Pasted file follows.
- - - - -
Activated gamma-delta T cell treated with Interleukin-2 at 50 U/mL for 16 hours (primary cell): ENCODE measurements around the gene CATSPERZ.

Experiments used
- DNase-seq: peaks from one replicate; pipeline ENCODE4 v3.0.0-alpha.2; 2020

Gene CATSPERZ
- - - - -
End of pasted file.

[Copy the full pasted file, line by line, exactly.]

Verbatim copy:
Activated gamma-delta T cell treated with Interleukin-2 at 50 U/mL for 16 hours (primary cell): ENCODE measurements around the gene CATSPERZ.

Experiments used
- DNase-seq: peaks from one replicate; pipeline ENCODE4 v3.0.0-alpha.2; 2020

Gene CATSPERZ